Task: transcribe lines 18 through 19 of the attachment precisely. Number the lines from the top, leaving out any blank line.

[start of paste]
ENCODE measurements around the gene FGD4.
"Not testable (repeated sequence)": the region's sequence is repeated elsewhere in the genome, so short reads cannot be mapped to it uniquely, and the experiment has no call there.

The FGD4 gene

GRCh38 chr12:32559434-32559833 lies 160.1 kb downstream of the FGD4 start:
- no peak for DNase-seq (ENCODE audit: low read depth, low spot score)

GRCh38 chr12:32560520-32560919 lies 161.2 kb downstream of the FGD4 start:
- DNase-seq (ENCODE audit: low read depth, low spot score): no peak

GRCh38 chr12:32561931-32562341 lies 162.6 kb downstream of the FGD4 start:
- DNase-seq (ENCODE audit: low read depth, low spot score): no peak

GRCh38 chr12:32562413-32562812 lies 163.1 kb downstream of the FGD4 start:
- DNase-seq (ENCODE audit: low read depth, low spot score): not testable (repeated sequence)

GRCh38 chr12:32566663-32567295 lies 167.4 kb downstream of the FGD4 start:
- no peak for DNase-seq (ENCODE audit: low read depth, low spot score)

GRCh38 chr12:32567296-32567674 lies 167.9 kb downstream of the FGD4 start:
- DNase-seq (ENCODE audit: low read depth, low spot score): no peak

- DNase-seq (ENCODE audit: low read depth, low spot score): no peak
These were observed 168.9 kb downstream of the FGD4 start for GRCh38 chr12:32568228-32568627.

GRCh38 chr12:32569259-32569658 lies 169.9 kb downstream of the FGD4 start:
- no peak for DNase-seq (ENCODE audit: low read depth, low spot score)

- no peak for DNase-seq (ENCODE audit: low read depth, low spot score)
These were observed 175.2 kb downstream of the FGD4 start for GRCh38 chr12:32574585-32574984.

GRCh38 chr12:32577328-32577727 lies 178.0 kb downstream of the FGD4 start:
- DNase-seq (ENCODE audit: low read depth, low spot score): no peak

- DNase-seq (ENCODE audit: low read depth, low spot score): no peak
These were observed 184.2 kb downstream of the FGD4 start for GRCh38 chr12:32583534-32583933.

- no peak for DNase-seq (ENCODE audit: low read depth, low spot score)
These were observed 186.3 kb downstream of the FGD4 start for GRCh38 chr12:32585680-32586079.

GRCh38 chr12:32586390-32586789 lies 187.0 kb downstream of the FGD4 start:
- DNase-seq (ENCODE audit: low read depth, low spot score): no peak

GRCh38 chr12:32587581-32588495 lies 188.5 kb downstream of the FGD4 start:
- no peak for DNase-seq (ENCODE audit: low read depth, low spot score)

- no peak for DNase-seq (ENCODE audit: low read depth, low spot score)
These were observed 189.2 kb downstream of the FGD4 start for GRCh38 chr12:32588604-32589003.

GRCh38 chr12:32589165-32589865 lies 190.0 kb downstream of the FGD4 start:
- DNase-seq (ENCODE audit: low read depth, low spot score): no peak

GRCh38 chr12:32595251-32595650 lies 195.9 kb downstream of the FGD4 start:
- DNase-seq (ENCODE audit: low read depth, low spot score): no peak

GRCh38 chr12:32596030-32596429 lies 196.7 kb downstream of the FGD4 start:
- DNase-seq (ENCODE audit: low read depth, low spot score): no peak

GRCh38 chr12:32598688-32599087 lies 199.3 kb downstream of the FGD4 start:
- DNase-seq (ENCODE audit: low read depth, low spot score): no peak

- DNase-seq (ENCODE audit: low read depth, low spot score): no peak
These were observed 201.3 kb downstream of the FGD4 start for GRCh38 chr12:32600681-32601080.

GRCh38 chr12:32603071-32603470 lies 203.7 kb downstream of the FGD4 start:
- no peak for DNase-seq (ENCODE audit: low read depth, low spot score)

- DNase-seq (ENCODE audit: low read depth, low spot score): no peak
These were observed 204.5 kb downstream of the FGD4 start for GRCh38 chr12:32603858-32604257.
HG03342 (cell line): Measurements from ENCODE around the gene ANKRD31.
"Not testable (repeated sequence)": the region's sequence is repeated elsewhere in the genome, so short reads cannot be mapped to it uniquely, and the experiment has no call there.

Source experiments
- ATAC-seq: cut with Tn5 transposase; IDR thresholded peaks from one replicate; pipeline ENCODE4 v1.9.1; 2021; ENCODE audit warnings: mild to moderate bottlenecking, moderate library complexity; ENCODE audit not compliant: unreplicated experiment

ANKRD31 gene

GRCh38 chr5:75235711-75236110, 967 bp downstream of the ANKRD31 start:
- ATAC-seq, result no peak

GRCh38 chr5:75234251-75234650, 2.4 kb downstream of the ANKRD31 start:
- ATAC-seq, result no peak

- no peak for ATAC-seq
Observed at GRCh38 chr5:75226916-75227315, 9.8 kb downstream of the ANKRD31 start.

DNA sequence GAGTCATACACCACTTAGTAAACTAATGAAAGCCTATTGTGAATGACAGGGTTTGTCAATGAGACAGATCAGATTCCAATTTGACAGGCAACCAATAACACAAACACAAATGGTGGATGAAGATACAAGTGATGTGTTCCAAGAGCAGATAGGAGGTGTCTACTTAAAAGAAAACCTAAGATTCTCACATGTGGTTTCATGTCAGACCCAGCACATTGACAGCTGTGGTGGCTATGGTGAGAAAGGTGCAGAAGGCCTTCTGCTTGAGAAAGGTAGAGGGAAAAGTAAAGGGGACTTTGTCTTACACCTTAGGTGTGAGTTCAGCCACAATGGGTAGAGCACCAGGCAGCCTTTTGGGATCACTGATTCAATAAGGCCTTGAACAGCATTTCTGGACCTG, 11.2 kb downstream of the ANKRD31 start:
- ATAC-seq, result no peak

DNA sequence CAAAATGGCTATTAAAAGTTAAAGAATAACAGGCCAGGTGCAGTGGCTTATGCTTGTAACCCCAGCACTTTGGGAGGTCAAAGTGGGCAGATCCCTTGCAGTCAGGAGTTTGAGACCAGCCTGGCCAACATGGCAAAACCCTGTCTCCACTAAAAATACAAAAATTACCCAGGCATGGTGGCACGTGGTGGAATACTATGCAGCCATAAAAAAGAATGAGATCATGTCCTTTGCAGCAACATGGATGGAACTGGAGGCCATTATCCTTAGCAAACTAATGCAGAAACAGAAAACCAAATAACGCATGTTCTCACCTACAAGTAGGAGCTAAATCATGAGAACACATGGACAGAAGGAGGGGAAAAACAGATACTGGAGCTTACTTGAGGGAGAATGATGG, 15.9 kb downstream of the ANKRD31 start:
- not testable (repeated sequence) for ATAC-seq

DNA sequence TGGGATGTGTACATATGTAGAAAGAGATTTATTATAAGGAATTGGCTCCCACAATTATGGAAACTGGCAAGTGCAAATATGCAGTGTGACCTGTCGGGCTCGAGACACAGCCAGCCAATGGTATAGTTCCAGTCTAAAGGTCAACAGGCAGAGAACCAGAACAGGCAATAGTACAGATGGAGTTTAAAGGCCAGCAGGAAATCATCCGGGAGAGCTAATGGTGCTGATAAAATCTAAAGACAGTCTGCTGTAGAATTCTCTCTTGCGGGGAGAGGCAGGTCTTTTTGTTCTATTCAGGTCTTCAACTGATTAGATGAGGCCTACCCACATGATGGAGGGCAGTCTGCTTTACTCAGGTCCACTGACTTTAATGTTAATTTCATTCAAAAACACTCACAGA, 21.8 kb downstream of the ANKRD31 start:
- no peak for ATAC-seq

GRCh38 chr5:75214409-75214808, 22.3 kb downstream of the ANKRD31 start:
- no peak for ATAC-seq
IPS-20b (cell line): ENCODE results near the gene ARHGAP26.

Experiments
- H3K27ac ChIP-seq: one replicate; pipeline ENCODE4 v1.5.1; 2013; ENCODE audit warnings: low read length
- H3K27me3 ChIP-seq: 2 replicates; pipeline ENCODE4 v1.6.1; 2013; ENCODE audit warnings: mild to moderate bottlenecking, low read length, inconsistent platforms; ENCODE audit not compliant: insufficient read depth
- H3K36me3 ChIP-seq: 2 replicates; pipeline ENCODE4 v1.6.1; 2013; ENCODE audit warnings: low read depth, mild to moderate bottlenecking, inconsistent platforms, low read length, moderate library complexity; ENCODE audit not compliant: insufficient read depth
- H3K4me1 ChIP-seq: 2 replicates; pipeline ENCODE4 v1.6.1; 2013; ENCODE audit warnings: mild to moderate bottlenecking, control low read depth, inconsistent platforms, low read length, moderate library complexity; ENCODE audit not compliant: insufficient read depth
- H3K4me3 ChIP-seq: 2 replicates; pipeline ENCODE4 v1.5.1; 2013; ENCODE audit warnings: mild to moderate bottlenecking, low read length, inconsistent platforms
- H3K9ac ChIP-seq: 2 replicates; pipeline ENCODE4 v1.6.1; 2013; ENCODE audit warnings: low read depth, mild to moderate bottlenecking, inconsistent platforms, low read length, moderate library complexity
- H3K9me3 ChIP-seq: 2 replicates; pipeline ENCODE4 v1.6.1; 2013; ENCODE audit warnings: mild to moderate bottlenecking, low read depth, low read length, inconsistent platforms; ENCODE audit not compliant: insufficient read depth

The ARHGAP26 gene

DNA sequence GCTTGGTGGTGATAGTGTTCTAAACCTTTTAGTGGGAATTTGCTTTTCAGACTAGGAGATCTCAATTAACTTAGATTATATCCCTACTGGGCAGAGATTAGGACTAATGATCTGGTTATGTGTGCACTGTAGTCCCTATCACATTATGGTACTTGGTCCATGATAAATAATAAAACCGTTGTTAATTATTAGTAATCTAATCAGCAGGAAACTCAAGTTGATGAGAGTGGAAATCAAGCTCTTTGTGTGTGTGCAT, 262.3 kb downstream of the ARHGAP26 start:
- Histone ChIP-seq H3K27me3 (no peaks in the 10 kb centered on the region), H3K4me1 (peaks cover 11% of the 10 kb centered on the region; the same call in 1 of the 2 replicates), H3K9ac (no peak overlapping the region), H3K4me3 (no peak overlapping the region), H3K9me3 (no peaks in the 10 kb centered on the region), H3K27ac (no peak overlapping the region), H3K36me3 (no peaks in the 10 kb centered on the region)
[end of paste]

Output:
GRCh38 chr12:32569259-32569658 lies 169.9 kb downstream of the FGD4 start:
- no peak for DNase-seq (ENCODE audit: low read depth, low spot score)